In the Padres war room, San Diego has just completed a trade sending veteran lefty reliever Butch Hunter (Scott Peat) to the Cardinals for utility infielder Omar Robles (Jason Canela) and a PTBNL. That’s one item off Oscar’s list.

Still worried about Blip getting traded, Ginny calls her social-media manager, Eliot (Tim Jo), for insight on whether it could happen. (Eliot plays fantasy baseball, see, so he understands how these things work.) Eliot runs through some scenarios, ultimately concluding that Orioles pitcher Alfonzo Guzman-Chavez is the piece that would have to move in order for a Blip trade to become feasible.

Oscar’s tooth is bothering him, and he has to make an emergency dentist appointment. He requests an analytics guy, Ross, to join him, so he loses as little time as possible. It turns out the Padres have two analytics guys named Ross. Instead of MIT-educated last-name Ross, Oscar gets community-college-educated, got-his-job-via-nepotism first-name Ross (Josh Peck). Still, it’s a productive drive. Oscar completes a trade with the Mariners, sending a power-hitting first baseman to DH for Seattle in exchange for a reliever. This knocks another item off the list, while cutting the required $2 million. The Padres will move their third baseman to first, but now need someone to play the hot corner.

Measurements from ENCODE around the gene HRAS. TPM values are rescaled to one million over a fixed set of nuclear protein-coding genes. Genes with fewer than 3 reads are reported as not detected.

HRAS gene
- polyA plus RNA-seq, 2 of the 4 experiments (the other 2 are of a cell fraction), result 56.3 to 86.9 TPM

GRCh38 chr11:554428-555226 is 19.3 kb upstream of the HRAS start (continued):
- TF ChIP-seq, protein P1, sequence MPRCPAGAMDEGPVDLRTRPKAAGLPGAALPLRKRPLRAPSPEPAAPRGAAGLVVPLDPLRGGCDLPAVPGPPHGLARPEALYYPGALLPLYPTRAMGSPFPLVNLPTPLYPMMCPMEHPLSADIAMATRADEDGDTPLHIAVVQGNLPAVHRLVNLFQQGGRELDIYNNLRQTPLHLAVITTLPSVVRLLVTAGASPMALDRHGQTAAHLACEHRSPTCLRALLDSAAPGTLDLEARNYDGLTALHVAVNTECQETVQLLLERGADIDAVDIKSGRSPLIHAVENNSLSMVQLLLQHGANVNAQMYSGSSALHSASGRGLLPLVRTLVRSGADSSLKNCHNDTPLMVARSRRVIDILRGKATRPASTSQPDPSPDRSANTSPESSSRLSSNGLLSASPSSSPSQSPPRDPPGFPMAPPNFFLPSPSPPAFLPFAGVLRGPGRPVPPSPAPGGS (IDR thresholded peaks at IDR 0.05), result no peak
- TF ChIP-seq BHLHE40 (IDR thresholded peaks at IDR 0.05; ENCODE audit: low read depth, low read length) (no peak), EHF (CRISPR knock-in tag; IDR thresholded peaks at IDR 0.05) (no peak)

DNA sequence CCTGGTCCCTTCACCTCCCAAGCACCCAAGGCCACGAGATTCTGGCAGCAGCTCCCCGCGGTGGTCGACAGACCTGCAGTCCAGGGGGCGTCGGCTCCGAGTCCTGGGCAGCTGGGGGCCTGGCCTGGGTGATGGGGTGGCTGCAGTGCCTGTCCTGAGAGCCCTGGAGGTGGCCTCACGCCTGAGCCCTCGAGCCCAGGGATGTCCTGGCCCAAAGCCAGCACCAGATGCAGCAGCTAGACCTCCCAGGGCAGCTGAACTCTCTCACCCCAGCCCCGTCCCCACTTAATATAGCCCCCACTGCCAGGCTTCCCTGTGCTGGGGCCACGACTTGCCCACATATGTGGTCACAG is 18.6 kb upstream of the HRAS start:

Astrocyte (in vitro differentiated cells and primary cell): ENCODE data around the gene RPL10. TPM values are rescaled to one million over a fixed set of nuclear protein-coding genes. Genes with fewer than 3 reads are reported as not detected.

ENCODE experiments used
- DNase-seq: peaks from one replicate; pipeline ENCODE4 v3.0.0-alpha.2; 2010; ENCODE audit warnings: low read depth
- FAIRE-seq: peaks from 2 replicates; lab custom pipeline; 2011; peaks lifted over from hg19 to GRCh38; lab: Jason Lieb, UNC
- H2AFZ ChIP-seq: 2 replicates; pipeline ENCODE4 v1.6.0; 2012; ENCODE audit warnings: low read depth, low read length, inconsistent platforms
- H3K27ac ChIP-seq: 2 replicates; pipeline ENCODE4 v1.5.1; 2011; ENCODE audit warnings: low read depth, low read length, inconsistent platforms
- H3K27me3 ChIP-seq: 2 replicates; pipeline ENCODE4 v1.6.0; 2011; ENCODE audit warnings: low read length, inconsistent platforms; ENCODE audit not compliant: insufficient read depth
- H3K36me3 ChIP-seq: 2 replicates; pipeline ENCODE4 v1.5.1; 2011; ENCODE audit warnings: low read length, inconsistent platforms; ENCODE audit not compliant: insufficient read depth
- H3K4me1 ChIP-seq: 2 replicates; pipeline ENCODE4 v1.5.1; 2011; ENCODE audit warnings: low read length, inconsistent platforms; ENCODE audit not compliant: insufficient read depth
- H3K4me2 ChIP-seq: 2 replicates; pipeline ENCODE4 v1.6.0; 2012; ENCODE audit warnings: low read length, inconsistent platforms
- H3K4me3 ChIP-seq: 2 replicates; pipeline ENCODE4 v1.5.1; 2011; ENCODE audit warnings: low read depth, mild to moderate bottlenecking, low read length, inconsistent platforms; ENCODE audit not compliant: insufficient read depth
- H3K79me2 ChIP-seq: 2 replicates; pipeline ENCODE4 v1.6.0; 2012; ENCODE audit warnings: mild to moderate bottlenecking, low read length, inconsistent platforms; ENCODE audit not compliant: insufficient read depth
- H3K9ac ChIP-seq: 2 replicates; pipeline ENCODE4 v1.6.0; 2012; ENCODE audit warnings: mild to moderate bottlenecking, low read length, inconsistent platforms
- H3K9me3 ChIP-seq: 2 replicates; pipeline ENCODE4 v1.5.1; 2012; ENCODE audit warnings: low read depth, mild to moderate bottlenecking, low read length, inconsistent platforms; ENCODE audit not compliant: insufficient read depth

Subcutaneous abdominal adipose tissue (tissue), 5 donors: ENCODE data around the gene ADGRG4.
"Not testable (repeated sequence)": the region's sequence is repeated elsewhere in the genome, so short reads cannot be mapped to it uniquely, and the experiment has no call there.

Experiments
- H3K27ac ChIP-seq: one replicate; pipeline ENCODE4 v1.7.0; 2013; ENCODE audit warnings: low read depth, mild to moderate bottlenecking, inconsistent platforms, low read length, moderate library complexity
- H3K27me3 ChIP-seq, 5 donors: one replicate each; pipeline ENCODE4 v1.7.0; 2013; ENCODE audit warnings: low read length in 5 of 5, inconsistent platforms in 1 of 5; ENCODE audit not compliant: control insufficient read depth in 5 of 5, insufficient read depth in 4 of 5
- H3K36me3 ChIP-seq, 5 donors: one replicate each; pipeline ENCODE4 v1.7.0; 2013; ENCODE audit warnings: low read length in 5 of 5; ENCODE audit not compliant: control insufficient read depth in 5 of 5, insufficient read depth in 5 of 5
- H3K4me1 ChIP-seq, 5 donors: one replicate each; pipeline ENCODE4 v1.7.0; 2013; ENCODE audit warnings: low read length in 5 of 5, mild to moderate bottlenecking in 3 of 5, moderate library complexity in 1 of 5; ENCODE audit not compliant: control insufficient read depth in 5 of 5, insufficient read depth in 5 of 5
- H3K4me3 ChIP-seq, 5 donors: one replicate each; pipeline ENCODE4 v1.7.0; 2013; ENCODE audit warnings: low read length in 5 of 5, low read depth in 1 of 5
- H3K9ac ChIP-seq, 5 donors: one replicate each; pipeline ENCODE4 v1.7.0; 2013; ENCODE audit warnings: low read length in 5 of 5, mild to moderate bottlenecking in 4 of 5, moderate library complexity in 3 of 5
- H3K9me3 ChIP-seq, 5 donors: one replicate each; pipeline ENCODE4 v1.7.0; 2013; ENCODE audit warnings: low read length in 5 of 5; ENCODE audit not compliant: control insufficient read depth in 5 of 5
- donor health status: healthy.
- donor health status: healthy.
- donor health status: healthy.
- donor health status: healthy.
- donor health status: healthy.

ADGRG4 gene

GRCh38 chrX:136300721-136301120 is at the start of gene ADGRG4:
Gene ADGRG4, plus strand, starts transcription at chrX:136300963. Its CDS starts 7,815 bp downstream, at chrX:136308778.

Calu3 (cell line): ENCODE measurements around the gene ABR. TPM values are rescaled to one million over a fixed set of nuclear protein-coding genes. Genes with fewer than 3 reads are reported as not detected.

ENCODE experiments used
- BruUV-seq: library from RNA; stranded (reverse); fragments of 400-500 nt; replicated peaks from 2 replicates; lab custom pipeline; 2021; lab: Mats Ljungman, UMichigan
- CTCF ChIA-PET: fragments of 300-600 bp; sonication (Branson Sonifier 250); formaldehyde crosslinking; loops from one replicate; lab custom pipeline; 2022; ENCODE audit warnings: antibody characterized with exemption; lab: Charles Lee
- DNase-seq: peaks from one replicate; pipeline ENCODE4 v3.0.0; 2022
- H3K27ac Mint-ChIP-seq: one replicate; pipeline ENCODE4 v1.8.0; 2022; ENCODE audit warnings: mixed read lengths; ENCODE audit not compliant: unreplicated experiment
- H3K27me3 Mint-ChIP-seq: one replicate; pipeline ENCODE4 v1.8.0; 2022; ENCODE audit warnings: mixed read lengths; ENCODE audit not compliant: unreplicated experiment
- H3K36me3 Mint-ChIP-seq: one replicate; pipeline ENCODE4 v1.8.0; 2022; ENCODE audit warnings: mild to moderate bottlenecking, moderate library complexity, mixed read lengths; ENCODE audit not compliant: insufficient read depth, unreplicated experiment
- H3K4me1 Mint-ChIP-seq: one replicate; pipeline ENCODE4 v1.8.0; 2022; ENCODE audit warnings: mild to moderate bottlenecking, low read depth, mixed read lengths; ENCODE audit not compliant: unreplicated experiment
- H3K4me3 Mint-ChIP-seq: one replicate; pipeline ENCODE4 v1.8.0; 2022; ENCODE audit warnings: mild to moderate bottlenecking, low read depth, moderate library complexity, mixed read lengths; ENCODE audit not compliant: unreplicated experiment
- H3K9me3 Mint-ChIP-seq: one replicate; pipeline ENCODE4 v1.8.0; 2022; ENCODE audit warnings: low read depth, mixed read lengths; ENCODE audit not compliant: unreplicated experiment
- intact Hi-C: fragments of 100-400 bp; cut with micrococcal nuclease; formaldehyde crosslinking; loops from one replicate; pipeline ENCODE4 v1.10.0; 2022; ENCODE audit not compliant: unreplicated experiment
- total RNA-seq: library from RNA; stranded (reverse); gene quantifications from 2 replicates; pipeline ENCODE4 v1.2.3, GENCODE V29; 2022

Mike surprises Amelia with a loaner car from one of his dealerships. Amelia feels patronized. When instructing Eliot to return the car, she accidentally reveals her relationship with Mike. Amelia orders Eliot not to tell Ginny.

Now 27 hours from the trade deadline, newly acquired utility infielder Robles arrives in the Padres clubhouse. He’ll be playing third tonight, even though he’s never played the position before. Welcome to the team, kid!

Tommy (Ryan Dorsey), trying to get his mind off rumors, asks Ginny to go for a run with him. He’s feeling down about Butch getting traded (not once but twice — St. Louis flipped him to the Cubs). Tommy and Butch were close, and their kids were best friends.

That night, the Padres win their eighth straight game (and we get to see more of Dick Enberg and Mark Grant). The Robles-at-3B experiment has not gone so well, though, and San Diego still needs someone to play there. Their sights are set on Dom Cristiello of the Angels, but their GM won’t do business with Oscar after the Livan Duarte coup.

Now the eve of the trade deadline, Blip, while at Mike’s place, puts together that Mike is seeing Amelia. He insists Mike tell Ginny what’s going on.

Blip then returns home to Evelyn and Ginny. Just as he gets back, news breaks that the Orioles have traded Alfonzo Guzman-Chavez. Ginny starts panicking. Blip reminds her that it’s his life, not hers. “I just don’t have it in me to make you feel okay,” he snaps.